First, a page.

Don't fence him in
By STUART KELLOGG
Yes, it was rude, but I had to ask: Whats it like to live 30 miles from nowhere?
We are here, replied Dennis Casebier, founder of the Goffs Historic Cultural Center six miles north of Interstate 40 and half an hour west of Needles.
You are the one who lives far away.
So it came as no surprise when, two seconds later, he admitted a fondness for desert rats, heirs to the original mountain men.
Desert rats arent exactly rebellious, said Casebier, 65. Its just that they wont be told what to do.
People who live in the back country unconsciously erect barriers to confound city folk. That barrier whether 30 dogs or junk in the yard serves as a filter.
The average flatlander is intimidated. But once you pass the desert rats test, you cant get away.
Lamenting that the classic desert rats have all gone, Casebier blamed the Bureau of Land Management (Once the BLM got interested in resource management, the desert rats were doomed) but also the fact that today its an unlucky combination to be both self-reliant and intolerant of regulations.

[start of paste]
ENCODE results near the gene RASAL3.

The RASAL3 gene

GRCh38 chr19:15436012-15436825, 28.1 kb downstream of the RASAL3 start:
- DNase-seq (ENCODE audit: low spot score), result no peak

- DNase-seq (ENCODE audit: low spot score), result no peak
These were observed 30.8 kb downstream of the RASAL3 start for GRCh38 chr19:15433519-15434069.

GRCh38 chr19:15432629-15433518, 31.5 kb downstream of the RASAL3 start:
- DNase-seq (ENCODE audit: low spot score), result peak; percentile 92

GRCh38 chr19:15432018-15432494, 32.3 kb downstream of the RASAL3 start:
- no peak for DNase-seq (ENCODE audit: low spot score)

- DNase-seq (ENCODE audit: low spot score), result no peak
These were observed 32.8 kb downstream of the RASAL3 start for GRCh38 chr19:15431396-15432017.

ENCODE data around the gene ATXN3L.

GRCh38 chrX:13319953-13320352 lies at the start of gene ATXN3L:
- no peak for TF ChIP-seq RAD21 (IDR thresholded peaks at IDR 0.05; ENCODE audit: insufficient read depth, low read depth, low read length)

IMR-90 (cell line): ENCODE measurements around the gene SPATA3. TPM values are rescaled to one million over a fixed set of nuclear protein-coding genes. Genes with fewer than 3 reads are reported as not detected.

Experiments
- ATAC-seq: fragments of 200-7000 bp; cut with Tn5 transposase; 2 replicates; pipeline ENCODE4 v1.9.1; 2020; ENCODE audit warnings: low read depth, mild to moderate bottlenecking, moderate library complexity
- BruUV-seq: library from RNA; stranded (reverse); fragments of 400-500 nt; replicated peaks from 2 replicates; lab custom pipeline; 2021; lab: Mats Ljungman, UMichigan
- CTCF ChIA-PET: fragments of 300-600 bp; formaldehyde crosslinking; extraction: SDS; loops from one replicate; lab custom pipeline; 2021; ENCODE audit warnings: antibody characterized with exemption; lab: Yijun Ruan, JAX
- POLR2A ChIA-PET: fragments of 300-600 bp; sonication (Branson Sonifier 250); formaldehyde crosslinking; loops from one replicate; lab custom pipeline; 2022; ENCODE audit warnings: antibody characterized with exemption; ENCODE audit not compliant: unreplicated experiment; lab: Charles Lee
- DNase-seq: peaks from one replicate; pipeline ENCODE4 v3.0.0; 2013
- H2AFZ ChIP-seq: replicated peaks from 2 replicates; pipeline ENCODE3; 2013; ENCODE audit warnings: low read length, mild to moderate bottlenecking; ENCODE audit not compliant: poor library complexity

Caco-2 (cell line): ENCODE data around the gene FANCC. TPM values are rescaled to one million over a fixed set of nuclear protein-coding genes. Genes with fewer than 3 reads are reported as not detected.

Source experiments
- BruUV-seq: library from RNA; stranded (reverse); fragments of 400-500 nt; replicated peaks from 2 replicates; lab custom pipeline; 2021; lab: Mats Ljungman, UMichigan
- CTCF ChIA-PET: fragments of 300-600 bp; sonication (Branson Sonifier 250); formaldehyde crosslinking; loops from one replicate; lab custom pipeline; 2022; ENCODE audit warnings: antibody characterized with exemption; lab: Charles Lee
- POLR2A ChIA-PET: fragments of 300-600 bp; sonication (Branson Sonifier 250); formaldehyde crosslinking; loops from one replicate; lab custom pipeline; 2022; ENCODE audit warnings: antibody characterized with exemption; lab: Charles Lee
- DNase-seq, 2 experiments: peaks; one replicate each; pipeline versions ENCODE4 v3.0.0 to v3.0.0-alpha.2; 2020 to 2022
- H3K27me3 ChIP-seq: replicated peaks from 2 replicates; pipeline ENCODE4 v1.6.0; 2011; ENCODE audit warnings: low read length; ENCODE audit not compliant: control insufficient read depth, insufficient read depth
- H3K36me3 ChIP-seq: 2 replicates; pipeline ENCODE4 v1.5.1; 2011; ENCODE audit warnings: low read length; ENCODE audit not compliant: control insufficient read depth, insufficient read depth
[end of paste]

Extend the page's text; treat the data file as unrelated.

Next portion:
This from a 30-year Navy man.
Goffs was established in 1883 as a siding for the Southern Pacific Railway. It increased in importance when, in 1907, a short-line railroad connected it to the rich mines at Searchlight, Nev.
By 1911 there were enough children living in Goffs (sons and daughters of railway employees) to require a school. Classes began in a rented, frame structure.
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Three years later, a handsome mission-style schoolhouse was built. It served a total of 412 students before closing down in 1937, supplanted by a new school in Essex.
Searchlight had fizzled by 1923. Route 66, which once brought traffic through town, was redirected six miles south in 1931.
By 1937, Goffs had gone bust.
But 20 years later, a kid from Topeka, Kan., was assigned to the Marine Training Center in Twentynine Palms.
Kansas isnt the desert, Casebier conceded, but it, too, is big and empty. And it, too, had been homesteaded Twentynine Palms was settled by World War I veterans gassed by the Germans.
Back then, you could still drive all over Joshua Tree National Monument, so a friend and I explored the old mines. Wed sleep out at night and, in the morning, dump scorpions out of our boots.
Needles to Victorville
Then and Now